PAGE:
UK - The potential for conflicts of interests should not put people off from becoming a trustee, as resignation is now seen as the 'last resort', lawyers have claimed.

Commenting on recent developments concerning trustee appointements and how to tackle perceived conflicts of interest, Sarah Phillips, a solicitor at Sacker & Partners, told delegates at the National Association of Pension Funds (NAPF) annual trustee conference in London last week as The Pensions Regulator (TPR) has placed more emphasis on controlling conflicts of interest, there are now alternative options available in these situations.

She admitted there was "no one-size-fits-all approach" as it depends on the scheme and the type of conflict, but possible options or combinations, could include;

implementing a confidentiality agreement; establishing a sub-committee to deal with an issue excluding the trustee with the conflicts; appointing independent trustees, or withdrawing from the decision-making process.

However Phillips noted appointing independent trustees would not necessarily be the obvious solution, partly as some schemes could not afford to appoint one, while the circumstances of the conflict could mean that it would be good for some schemes but not others.

Phillips also told delegates at the NAPF the conflict of interest resulting from the possession of confidential information is also complex to deal with, as there are differing views as to whether there is an obligation on trustees to share this information.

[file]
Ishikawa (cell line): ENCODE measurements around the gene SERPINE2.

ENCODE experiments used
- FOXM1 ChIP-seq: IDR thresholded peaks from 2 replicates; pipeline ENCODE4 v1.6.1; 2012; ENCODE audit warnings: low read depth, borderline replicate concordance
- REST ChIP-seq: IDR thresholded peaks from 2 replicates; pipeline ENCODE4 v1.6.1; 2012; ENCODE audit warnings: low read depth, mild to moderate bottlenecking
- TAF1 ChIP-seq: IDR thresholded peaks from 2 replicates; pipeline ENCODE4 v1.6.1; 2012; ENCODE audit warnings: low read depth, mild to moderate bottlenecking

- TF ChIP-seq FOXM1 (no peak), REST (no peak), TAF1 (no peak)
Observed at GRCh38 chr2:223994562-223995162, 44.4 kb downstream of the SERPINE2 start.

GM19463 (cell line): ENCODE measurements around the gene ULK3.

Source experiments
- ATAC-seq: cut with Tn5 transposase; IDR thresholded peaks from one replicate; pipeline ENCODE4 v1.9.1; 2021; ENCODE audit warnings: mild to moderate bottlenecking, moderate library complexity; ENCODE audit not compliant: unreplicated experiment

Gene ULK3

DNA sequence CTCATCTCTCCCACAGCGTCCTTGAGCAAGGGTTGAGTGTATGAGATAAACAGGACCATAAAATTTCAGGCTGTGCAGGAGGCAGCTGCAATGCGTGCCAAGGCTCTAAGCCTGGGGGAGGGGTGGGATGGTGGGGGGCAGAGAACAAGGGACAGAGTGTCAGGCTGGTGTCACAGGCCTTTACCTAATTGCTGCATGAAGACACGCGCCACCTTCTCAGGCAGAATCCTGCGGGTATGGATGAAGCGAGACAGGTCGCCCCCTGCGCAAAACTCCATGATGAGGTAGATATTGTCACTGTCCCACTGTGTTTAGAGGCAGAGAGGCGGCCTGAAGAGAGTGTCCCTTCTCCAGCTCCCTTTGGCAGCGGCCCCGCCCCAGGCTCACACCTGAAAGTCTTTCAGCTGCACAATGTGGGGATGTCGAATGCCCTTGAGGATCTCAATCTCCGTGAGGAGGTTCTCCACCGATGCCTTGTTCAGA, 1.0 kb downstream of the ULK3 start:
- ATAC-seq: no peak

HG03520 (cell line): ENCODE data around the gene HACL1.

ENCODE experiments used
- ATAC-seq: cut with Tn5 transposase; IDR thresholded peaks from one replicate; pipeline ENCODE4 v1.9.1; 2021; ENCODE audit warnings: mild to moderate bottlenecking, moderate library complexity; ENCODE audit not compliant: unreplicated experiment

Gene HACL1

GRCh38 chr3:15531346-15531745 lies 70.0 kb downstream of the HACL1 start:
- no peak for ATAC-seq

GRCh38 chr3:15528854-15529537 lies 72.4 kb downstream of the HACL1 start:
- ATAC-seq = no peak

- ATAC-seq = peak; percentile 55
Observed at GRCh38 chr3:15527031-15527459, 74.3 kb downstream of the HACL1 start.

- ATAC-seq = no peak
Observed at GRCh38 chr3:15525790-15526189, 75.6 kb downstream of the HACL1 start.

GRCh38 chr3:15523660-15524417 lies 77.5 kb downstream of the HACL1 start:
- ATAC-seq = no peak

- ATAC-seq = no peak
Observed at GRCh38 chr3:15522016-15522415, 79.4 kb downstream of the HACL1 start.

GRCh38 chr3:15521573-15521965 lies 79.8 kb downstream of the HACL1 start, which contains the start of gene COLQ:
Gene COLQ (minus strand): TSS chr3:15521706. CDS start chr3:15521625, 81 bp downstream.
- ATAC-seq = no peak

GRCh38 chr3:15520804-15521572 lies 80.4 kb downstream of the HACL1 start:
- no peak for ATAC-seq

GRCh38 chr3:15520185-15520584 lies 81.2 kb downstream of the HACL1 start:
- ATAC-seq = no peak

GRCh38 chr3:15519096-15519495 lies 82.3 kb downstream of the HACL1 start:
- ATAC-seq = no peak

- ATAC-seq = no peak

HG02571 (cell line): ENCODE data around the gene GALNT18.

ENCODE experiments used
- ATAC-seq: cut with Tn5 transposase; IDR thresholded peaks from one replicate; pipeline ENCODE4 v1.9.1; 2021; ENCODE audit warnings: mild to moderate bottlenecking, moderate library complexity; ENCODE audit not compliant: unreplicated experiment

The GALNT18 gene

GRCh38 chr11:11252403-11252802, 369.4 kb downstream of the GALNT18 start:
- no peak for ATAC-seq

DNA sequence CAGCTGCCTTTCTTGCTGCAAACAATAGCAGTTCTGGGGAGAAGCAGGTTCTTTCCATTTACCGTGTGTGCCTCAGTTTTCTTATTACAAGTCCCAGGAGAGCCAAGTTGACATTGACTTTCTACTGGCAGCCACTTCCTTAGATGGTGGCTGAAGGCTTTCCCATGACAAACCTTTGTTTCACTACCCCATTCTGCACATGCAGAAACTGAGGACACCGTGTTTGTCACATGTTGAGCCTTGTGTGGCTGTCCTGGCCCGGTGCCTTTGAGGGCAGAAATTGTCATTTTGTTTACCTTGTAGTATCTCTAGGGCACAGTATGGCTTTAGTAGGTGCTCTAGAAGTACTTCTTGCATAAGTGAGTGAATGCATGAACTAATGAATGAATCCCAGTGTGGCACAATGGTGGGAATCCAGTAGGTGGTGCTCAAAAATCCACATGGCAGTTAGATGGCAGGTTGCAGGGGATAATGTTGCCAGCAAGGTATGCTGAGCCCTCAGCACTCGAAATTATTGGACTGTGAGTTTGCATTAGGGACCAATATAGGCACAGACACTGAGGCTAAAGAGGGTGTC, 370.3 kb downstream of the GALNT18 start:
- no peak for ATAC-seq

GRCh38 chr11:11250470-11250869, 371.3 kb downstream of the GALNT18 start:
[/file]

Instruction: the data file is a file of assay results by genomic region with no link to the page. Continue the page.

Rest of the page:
As a result, she pointed out withdrawing from the decision-making to avoid a conflict "does not absolve you of the duty to disclose information", however she added the decision to resign as trustee is now seen more as a "last resort" when the conflict is perceived to be "acute or pervasive" and there is "no other option out there".

She said: "In a way, this is quite comforting as at one point it was thought that schemes couldn't have finance directors on the board any more and they lost a lot of expertise as a result. Now there are ways around it."

However, Phillips added while the recent guidance from TPR highlighted the chair of trustees as an important role in resolving conflicts of interest, if it is a serious conflict, such as the use of confidential information, the chair could then also be compromised.

"The role of the chair is important, and it is good for the trustee to know who to go to but there are some issues. The problem is if a trustee is in real conflict and tells the chair, then they are in conflict too. If it is something which you don't think is too big a problem, then this is the right way to go, but if it is a real issue, don't tell the chair," she said.

Meanwhile, Phillips also argued there are benefits of introducing a conflict register, where trustees record all the other roles they hold, such as scheme member, shareholder, finance director, to make it easier to identify potential areas of conflict.

"It helps plan ahead, for example if you know there's a valuation in the next 12 months, or if there is the possibility of a corporate restructuring, you can think about it in advance and see if there might be any conflicts," added Phillips.

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